David M. Lloyd david.lloyd at redhat.com
Thu Jan 13 23:58:36 UTC 2011

On 01/13/2011 05:36 PM, David Holmes wrote:
> Brian Goetz said the following on 01/14/11 09:15:
>>>> to go either way (both checkNonNull and ensureNonNull better
>>>> match the actual behavior of the method than plain nonNull) but
>>>> we might as well pick the right convention.
>>> Rémi's throwIfNull(x) suggestion does capture the precise meaning,
>>> though it begs the question of what, exactly, will be thrown.
>> In either case the Javadoc specifies a @throws clause that will guide
>> readers to the answer on this.
>> Between checkNonNull() and throwIfNull(), I lean towards the former.
>> In any case the answer should be driven by what is more obvious to the
>> reader. So let's look at some typical code:
>> public Moo fooWrapper(String x, String y) {
>> return foo(throwIfNull(x), throwIfNull(y));
>> }
>> vs
>> public Moo fooWrapper(String x, String y) {
>> return foo(checkNonNull(x), checkNonNull(y));
>> }
>> Since throwing should be the exceptional path, it feels to me that
>> having throw in the name sets slightly the wrong expectations. (It's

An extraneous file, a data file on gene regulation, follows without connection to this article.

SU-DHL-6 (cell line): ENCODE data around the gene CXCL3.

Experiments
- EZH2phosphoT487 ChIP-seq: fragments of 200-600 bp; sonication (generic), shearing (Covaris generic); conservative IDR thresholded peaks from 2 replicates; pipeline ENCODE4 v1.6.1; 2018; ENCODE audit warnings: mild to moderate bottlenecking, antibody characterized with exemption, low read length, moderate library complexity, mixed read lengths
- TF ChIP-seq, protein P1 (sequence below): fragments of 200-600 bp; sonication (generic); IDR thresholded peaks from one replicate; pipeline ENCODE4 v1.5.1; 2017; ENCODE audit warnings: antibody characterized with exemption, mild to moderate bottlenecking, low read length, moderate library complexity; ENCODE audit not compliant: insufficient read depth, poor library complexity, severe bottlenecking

>> sort of like the old MASH episode where one of them is defusing a bomb
>> while the other reads the instructions over the phone: "cut the red
>> wire" (snip) "but first..." (panic ensues).) Its the difference
>> between "proceed if ok" and "blow up if not ok"; both mean the same
>> thing but if OK is the common case, the former seems the more
>> appropriate phrasing.
> But the argument was that nonNull (which Josh added by the way) and
> checkNonNull, don't make it clear as to what happens if it is indeed
> null. Whether the expected case or not, throwIfNull makes it very clear.

It's plenty clear IMO if the method is declared as:

    public static <T> T nonNull(T arg) throws NullPointerException

and is documented as such.  Which it is, btw.

For another angle, compare to Class.cast().  It doesn't say that it 
throws ClassCastException (i.e. throwIfWrongType), it just says what the 
result is (the cast object).  Granted it helps that "cast" is also a 
verb.  Maybe if 'notNull' is not clear enough, 'nullChecked' is more 
appropriate; it talks about the result of the method rather that the 
exceptional case.

    T foo = clazz.cast(nullChecked(bar));

reads pretty well.

More information about the core-libs-dev mailing list